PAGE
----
There are many ‘anti-ageing’ treatments. Indications will depend on various factors such as the area to be treated, stage of ageing and skin type. Mesolift is part of the overall management process. This technique combined with hyaluronic acid-based solutions can compensate poor-quality or loss of hyaluronic acid. The Mesolift technique was first described a long time ago by Dr Pistor, who proposed a two-step technique which has recently been updated and improved. The first step is to inject in the pericarotid points. The second part of the session uses nappage technique on the face, by adding procaine to multivitamins. The current concept emphasises the importance of differentiating between several categories of facial rejuvenations based on the medications used in the injections.

Vitamin cocktails that contain hyaluronic acid are best and they achieve the most visible effects; injected into the dermal-epidermal junction or the superficial dermis, exogenous hyaluronic acid rapidly reaches the dermis. This has the following results: recolonisation of the extracellular matrix, improved skin hydration and elasticity, disappearance of fine wrinkles, resulting in skin beauty (mesoglow). The skin contains the main supply of hyaluronic acid which is a key component of the extracellular matrix. Hyaluronic acid acts as a molecular sponge. Its hygroscopic properties give it its water-holding capacity and guarantee the high degree of hydratation required by skin tissues.




The neologism ‘MesoBotox’ is used to express another way to practice the injection of ‘Botulinum toxin’ according to a certain number of criteria which are characteristic of each individual [1]. One criteria of absolute importance is the movement of the face: the total inability to move the face as a result of botulinum toxin injections, is not a gain of beauty and generally, having the ability to move the face makes it look more interesting and natural. When speaking about anatomy, we can certainly say that movement is a part of natural beauty. Another important criteria are the taboo zones of the face: for example the bony reliefs which often serve as tensor to muscles where we must never inject botulinum toxin. We thus need to take into account the bony morphology of the face to perform a MesoBotox.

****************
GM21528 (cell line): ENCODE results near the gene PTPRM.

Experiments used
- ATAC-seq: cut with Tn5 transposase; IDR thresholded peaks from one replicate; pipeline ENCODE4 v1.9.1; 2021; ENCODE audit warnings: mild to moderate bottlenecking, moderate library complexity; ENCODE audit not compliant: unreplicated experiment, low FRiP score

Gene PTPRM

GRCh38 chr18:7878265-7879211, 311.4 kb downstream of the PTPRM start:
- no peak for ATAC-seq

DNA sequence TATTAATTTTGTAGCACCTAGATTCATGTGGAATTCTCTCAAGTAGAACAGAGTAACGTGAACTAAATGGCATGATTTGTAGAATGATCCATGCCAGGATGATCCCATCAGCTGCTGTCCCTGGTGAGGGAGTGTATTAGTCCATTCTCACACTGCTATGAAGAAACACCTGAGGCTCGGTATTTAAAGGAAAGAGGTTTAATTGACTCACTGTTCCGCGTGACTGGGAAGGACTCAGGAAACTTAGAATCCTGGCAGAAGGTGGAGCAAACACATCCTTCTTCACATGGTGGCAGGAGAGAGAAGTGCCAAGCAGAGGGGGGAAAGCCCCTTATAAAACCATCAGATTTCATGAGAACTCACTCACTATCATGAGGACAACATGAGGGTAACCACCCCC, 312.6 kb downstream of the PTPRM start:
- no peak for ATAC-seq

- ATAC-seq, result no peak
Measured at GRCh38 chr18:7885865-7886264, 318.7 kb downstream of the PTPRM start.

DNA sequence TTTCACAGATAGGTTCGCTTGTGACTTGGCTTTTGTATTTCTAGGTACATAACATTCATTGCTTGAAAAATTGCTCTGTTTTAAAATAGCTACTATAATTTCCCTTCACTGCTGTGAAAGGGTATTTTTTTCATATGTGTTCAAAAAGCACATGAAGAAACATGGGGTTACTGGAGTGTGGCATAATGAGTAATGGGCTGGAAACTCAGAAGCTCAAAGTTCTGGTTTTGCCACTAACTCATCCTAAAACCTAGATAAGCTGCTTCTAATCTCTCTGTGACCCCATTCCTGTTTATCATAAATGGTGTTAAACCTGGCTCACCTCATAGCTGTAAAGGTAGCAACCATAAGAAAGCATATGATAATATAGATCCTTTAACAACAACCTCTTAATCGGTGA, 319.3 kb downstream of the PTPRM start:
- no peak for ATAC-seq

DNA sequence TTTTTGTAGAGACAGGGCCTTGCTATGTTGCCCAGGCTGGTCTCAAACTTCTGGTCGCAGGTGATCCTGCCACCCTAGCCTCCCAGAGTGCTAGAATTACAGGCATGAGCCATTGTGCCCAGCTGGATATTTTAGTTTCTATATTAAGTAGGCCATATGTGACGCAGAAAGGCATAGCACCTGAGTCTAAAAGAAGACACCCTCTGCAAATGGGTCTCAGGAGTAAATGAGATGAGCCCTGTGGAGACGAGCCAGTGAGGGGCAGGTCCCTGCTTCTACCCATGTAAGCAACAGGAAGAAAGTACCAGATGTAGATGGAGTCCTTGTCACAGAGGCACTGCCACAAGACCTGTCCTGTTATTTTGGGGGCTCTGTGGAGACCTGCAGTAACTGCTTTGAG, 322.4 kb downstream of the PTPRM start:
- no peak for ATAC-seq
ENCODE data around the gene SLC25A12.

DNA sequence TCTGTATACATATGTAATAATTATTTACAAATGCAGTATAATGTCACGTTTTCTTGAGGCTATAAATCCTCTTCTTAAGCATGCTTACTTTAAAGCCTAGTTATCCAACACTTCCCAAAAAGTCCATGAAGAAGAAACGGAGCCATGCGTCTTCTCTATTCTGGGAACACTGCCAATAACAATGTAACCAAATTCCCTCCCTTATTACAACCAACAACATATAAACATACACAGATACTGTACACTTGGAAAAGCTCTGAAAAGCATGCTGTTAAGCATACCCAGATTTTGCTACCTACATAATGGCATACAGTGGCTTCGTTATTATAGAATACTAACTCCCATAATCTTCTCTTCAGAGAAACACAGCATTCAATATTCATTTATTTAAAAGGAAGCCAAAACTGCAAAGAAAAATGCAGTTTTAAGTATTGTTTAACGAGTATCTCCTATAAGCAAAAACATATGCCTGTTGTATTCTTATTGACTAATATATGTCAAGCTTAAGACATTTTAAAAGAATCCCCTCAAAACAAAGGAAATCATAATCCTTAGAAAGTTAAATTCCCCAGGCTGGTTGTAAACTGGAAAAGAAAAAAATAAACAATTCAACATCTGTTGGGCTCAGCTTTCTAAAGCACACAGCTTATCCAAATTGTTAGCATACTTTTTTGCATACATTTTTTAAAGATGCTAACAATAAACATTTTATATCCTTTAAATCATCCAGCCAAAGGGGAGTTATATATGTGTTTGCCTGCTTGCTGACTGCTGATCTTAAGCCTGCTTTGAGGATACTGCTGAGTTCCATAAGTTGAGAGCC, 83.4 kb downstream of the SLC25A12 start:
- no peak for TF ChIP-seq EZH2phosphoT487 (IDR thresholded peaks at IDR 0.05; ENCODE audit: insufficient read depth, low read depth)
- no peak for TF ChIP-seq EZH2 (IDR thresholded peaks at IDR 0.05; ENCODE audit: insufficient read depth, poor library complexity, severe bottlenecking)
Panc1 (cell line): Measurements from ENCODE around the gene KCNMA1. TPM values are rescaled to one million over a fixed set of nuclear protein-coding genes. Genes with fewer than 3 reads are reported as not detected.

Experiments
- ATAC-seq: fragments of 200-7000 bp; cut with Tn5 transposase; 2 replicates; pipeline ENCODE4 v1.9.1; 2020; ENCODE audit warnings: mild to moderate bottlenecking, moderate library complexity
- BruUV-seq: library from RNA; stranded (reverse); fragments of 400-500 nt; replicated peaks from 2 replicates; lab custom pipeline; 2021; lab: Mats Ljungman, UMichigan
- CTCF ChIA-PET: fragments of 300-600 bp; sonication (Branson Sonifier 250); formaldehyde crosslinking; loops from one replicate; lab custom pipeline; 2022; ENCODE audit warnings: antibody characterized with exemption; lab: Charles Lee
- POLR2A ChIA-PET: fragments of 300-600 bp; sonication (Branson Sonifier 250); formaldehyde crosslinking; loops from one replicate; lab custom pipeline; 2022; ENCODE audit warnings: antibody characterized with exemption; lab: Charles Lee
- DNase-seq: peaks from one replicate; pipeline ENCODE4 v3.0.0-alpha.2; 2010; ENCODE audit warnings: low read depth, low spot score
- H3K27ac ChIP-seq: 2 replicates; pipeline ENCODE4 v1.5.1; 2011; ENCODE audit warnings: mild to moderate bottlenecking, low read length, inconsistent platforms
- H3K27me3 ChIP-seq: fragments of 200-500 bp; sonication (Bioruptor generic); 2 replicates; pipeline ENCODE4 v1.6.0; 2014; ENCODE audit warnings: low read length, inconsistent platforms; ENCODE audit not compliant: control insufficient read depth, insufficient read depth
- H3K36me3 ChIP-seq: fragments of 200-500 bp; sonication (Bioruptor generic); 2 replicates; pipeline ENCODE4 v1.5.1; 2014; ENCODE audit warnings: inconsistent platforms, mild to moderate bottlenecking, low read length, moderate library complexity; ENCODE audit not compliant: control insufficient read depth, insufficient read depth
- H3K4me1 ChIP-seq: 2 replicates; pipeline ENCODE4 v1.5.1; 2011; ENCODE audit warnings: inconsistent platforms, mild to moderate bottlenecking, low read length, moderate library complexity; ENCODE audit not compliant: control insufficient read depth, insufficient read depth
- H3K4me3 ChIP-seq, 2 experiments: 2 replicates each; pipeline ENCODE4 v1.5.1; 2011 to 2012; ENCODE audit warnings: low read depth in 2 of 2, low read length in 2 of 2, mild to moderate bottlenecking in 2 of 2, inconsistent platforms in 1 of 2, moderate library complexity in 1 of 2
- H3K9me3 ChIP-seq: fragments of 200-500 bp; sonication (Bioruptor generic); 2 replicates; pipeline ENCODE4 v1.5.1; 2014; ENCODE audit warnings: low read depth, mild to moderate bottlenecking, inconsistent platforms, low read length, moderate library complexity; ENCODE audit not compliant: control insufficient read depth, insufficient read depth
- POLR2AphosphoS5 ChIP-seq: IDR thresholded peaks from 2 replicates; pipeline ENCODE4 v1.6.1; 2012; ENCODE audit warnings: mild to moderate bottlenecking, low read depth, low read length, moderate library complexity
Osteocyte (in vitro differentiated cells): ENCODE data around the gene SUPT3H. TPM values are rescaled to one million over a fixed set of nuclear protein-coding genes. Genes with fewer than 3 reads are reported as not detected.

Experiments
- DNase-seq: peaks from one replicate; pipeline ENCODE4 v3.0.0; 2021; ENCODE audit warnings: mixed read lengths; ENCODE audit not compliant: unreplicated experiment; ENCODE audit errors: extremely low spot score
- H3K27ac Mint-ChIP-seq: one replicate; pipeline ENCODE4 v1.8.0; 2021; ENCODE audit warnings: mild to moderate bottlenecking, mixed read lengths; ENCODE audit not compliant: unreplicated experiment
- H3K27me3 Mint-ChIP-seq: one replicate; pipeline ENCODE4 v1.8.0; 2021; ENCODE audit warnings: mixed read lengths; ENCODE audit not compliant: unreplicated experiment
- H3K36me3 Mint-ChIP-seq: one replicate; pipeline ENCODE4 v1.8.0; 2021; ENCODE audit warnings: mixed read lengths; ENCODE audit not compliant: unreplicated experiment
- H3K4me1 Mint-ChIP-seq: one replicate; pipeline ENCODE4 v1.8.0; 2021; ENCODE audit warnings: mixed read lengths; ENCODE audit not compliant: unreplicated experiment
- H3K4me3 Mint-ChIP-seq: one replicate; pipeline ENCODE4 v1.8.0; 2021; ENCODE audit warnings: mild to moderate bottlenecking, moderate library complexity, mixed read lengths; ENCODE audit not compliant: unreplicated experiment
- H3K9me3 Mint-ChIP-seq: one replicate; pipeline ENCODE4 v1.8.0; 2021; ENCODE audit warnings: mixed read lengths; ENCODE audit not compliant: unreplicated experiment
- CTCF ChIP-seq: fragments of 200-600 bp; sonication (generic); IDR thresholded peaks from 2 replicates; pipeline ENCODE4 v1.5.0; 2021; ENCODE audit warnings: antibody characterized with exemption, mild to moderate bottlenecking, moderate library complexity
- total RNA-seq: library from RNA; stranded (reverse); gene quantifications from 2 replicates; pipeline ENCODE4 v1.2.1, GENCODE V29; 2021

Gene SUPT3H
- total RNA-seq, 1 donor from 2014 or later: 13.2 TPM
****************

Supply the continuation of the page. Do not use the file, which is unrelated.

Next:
One of the effects of ageing on the human face is a progressive narrowing of its openings; it is easy to notice the closing of the ocular opening and of the mouth. The maximal interest of the Botolinum toxin, and especially of the MesoBotox, is to be able to relax the right muscles (orbicular) and thus to cause a reopening effect. This action is expressed by a new lighting of the face as if it has better caught light [3].

When performing ‘Mesobotox’, the technique of injection of the botulinum toxin corresponds to the criteria of the mesotherapy injection. Intradermic injections must be achieved in the medium derma in order to achieve a dermic papule so that a spreading can be done. If an injection is too superficial, the papule becomes veside, the product remains at the level of the superficial dermis and the underlying effect will be nearly absent [4,5].

When injecting botulinum toxin, several grades of dilution can be used depending on the results we want to achieve. In high concentration cases of use, we would use a flask of 100U diluted with 1ml of physiological saline. For most purposes the toxin is diluted with physiological saline: for one flask of 100U of botulinum toxin, 5ml of physiological saline is added and then 0.15ml of Xylocaine at 2% adrenalised. There are further grades of dilution down to the most diluted case called ‘Mesolift with botulinum toxin’: which is a common cosmetic use of botulinum toxin, in which 10 unit of the toxin are diluted in a syringe of 5ml (procaine + vit C). In order to avoid too wide a diffusion of the product; in the short and thick muscles, it is better to use a higher concentration of toxin, whilst in the flat and thin muscles, it is better to use diluted toxin.

It is possible to perform a MesoBotox for every type of face. Although, we must concentrate on certain areas of the face, areas where the skin is thinner and the muscles are flat. However, we must be aware that there are faces with more complex expressions in which the overlapping of muscular functioning is evident. Such faces with complex expressions are generally a standard contraindication for botulinum toxin injections, since they could lead to unfortunate consequences on the appearance of our clients: lack of motion, stiffness and the general aspect could become sad, dull, wrinkled and fixed.